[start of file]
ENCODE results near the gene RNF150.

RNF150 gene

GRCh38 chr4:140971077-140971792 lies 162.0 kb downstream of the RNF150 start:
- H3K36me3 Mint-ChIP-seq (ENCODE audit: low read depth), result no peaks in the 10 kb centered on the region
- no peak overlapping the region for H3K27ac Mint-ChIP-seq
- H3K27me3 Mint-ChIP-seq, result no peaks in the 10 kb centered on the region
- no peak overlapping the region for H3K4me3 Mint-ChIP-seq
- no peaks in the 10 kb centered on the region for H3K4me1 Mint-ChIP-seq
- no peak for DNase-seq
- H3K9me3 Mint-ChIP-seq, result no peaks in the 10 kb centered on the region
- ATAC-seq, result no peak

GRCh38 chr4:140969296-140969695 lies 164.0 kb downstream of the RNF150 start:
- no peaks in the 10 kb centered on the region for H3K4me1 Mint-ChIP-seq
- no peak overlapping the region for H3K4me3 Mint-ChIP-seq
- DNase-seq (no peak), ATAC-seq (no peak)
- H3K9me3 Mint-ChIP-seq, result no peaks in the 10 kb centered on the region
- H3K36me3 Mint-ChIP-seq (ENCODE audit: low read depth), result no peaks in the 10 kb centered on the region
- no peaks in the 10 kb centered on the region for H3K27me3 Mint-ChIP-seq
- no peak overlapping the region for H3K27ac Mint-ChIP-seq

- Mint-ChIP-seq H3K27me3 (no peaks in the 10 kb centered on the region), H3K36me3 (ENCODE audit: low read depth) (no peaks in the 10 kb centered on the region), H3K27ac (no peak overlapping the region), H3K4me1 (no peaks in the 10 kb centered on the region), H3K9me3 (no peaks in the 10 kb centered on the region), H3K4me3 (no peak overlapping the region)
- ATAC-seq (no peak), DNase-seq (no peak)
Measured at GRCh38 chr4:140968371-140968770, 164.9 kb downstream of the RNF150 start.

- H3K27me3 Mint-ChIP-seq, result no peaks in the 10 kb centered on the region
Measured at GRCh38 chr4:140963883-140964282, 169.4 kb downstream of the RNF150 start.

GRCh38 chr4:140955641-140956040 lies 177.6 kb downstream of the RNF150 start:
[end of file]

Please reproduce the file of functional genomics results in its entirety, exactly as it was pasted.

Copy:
ENCODE results near the gene RNF150.

RNF150 gene

GRCh38 chr4:140971077-140971792 lies 162.0 kb downstream of the RNF150 start:
- H3K36me3 Mint-ChIP-seq (ENCODE audit: low read depth), result no peaks in the 10 kb centered on the region
- no peak overlapping the region for H3K27ac Mint-ChIP-seq
- H3K27me3 Mint-ChIP-seq, result no peaks in the 10 kb centered on the region
- no peak overlapping the region for H3K4me3 Mint-ChIP-seq
- no peaks in the 10 kb centered on the region for H3K4me1 Mint-ChIP-seq
- no peak for DNase-seq
- H3K9me3 Mint-ChIP-seq, result no peaks in the 10 kb centered on the region
- ATAC-seq, result no peak

GRCh38 chr4:140969296-140969695 lies 164.0 kb downstream of the RNF150 start:
- no peaks in the 10 kb centered on the region for H3K4me1 Mint-ChIP-seq
- no peak overlapping the region for H3K4me3 Mint-ChIP-seq
- DNase-seq (no peak), ATAC-seq (no peak)
- H3K9me3 Mint-ChIP-seq, result no peaks in the 10 kb centered on the region
- H3K36me3 Mint-ChIP-seq (ENCODE audit: low read depth), result no peaks in the 10 kb centered on the region
- no peaks in the 10 kb centered on the region for H3K27me3 Mint-ChIP-seq
- no peak overlapping the region for H3K27ac Mint-ChIP-seq

- Mint-ChIP-seq H3K27me3 (no peaks in the 10 kb centered on the region), H3K36me3 (ENCODE audit: low read depth) (no peaks in the 10 kb centered on the region), H3K27ac (no peak overlapping the region), H3K4me1 (no peaks in the 10 kb centered on the region), H3K9me3 (no peaks in the 10 kb centered on the region), H3K4me3 (no peak overlapping the region)
- ATAC-seq (no peak), DNase-seq (no peak)
Measured at GRCh38 chr4:140968371-140968770, 164.9 kb downstream of the RNF150 start.

- H3K27me3 Mint-ChIP-seq, result no peaks in the 10 kb centered on the region
Measured at GRCh38 chr4:140963883-140964282, 169.4 kb downstream of the RNF150 start.

GRCh38 chr4:140955641-140956040 lies 177.6 kb downstream of the RNF150 start: